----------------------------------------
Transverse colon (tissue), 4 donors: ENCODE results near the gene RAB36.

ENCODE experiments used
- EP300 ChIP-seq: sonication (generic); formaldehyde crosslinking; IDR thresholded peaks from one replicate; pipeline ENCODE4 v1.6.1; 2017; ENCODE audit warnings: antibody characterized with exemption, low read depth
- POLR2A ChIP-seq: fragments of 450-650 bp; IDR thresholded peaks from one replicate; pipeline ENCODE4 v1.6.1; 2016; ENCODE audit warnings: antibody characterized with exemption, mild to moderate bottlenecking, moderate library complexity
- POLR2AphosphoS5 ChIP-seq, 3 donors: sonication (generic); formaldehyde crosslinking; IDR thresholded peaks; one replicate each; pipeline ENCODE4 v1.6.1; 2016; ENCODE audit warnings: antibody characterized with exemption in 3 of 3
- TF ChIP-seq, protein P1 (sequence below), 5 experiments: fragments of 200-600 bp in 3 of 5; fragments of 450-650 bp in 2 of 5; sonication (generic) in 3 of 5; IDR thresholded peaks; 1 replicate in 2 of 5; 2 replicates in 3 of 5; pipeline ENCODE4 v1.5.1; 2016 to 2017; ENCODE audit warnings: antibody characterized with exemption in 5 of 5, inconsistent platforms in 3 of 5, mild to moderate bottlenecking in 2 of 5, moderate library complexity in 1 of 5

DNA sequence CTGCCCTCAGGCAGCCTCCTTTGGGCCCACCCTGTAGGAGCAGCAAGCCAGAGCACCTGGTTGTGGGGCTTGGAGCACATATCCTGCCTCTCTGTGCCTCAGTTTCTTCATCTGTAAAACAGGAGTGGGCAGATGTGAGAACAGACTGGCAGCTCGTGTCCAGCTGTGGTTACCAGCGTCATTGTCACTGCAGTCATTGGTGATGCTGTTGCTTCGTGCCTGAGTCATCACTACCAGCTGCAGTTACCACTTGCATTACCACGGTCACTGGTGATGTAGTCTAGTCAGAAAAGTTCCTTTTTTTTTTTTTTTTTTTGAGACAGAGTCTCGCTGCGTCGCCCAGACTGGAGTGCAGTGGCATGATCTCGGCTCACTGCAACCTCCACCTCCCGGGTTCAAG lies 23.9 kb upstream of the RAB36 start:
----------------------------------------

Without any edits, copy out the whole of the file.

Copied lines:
Transverse colon (tissue), 4 donors: ENCODE results near the gene RAB36.

ENCODE experiments used
- EP300 ChIP-seq: sonication (generic); formaldehyde crosslinking; IDR thresholded peaks from one replicate; pipeline ENCODE4 v1.6.1; 2017; ENCODE audit warnings: antibody characterized with exemption, low read depth
- POLR2A ChIP-seq: fragments of 450-650 bp; IDR thresholded peaks from one replicate; pipeline ENCODE4 v1.6.1; 2016; ENCODE audit warnings: antibody characterized with exemption, mild to moderate bottlenecking, moderate library complexity
- POLR2AphosphoS5 ChIP-seq, 3 donors: sonication (generic); formaldehyde crosslinking; IDR thresholded peaks; one replicate each; pipeline ENCODE4 v1.6.1; 2016; ENCODE audit warnings: antibody characterized with exemption in 3 of 3
- TF ChIP-seq, protein P1 (sequence below), 5 experiments: fragments of 200-600 bp in 3 of 5; fragments of 450-650 bp in 2 of 5; sonication (generic) in 3 of 5; IDR thresholded peaks; 1 replicate in 2 of 5; 2 replicates in 3 of 5; pipeline ENCODE4 v1.5.1; 2016 to 2017; ENCODE audit warnings: antibody characterized with exemption in 5 of 5, inconsistent platforms in 3 of 5, mild to moderate bottlenecking in 2 of 5, moderate library complexity in 1 of 5

DNA sequence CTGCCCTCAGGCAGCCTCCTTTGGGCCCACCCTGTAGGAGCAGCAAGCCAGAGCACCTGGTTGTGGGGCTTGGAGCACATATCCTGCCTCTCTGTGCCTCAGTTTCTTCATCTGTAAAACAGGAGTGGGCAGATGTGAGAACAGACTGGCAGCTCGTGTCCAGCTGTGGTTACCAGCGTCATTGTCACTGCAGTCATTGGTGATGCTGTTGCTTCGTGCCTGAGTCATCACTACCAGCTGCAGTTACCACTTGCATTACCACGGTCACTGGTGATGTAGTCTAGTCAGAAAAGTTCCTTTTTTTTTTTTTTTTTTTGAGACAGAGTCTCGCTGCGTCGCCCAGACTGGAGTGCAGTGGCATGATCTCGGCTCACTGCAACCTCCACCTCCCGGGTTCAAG lies 23.9 kb upstream of the RAB36 start: